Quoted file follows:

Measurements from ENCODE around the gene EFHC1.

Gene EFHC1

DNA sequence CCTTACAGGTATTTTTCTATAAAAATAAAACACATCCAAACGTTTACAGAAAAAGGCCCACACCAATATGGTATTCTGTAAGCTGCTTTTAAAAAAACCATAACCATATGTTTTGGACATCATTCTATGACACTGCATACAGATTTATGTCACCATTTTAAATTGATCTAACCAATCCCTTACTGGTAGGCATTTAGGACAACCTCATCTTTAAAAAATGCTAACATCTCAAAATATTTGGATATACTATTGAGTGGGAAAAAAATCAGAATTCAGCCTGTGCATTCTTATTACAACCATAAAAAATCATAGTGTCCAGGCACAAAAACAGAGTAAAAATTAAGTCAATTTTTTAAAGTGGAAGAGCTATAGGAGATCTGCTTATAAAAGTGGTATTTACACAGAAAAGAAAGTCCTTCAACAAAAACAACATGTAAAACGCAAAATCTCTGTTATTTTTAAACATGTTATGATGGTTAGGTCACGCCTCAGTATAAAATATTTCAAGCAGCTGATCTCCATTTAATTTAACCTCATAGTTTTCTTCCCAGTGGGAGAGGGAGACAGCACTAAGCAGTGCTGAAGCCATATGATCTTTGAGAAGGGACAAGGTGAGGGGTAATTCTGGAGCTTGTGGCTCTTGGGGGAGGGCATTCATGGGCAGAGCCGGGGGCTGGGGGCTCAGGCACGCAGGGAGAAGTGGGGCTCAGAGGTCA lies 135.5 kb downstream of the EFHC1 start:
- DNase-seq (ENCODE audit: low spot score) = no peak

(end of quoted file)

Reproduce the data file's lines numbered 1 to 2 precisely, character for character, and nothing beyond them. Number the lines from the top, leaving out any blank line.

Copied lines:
Measurements from ENCODE around the gene EFHC1.

Gene EFHC1